Also called Cancer of the Cervix
hat Women Need to Know
What Should I Look For?
Cancer of the cervix often has no early signs or
symptoms. That's why it is important for women to have
regular tests called Pap tests. Signs usually appear when
the cancer has spread in the body. You should report any
of the following signs to your doctor right away:
y Any unusual discharge from the vagina (not your
y Blood spots or light bleeding, other than your
y Bleeding or pain during sex.
These signs do not mean that you have cancer. They can
also be caused by something else, but you must check
with your doctor to find out.
What Adds to My Risk?
Risks that add to your chance of getting cancer of the
y Having sex at an early age;
y Having sex with more than one person;
y Having sex with a person who has had sex with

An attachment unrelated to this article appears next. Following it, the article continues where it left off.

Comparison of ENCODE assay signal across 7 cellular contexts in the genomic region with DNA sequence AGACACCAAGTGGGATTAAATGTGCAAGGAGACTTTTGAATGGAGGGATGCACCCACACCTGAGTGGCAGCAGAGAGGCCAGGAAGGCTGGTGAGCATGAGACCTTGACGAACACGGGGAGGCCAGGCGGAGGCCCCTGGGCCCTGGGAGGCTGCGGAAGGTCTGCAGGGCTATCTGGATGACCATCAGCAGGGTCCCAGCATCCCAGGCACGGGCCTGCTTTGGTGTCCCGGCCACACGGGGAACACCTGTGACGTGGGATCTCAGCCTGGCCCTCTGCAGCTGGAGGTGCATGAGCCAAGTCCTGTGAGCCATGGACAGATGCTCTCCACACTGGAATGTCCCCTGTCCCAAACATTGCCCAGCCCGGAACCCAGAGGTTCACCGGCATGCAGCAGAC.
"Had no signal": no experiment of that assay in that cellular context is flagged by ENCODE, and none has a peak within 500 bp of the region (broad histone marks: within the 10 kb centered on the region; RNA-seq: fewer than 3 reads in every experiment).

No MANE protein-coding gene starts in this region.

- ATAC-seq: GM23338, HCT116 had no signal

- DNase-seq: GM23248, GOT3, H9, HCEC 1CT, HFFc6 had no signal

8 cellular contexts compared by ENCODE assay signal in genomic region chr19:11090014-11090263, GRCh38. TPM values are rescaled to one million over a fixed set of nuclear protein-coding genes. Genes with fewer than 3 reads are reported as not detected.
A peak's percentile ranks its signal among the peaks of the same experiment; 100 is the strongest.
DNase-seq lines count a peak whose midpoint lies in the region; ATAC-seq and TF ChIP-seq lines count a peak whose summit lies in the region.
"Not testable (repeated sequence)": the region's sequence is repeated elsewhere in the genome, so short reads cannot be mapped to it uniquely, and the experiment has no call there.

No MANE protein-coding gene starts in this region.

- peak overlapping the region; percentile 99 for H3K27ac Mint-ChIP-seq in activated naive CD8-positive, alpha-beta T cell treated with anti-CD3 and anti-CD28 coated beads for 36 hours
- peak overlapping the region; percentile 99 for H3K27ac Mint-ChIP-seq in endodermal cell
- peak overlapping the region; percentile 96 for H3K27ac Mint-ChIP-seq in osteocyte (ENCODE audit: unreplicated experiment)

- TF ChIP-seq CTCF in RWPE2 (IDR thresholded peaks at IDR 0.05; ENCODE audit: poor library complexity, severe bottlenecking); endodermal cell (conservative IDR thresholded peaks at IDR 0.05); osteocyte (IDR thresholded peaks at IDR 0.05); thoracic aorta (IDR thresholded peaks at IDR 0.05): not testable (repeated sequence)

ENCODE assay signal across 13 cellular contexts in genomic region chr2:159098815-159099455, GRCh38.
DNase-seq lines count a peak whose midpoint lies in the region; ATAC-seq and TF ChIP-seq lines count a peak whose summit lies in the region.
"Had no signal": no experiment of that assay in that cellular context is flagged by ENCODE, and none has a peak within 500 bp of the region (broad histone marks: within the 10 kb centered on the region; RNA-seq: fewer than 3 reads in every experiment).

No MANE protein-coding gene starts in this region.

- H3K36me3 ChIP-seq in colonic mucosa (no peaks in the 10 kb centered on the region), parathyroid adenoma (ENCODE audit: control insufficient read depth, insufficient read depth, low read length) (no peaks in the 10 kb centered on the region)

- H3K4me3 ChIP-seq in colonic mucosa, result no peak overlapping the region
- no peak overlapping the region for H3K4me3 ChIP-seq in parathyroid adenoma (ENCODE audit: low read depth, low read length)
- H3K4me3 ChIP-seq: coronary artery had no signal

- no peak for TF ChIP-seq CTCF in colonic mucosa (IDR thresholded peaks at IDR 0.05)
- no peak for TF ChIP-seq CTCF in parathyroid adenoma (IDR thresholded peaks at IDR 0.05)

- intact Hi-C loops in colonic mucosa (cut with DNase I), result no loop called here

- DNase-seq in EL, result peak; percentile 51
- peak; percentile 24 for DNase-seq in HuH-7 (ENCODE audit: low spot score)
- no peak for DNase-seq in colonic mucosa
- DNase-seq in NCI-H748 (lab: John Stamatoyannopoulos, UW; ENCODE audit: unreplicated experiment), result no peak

more than one person;
y Being infected with the virus that causes genital
warts (human papilloma virus or HPV). Not all
women who have HPV infection or genital warts
develop cervical cancer;
y Smoking cigarettes;
y	 Being infected with HIV (HIV is the virus that
y	 Being infected with genital herpes or chlamydia
infections (both are diseases that you can get
through sex, called Sexually Transmitted Diseases
y Using birth control pills for a long time;
y Having a diet low in fruits and vegetables;
y Being highly overweight;
y Having a mother or sister who has had cancer of th
y Not getting regular Pap tests.
How Can I Help Find Cancer of the
y	 Women who are having sex or who are over 18
years old should have a pelvic exam every year.
y	 Women who are having sex should have an annual
Pap test 3 years after the first sexual intercourse or
by age 21, whichever comes first. Your doctor may
advise less frequent Pap tests if you are over the age
of 30 and meet certain conditions.
y	 The Pap test can find the early signs of cancer.
Treatment can sto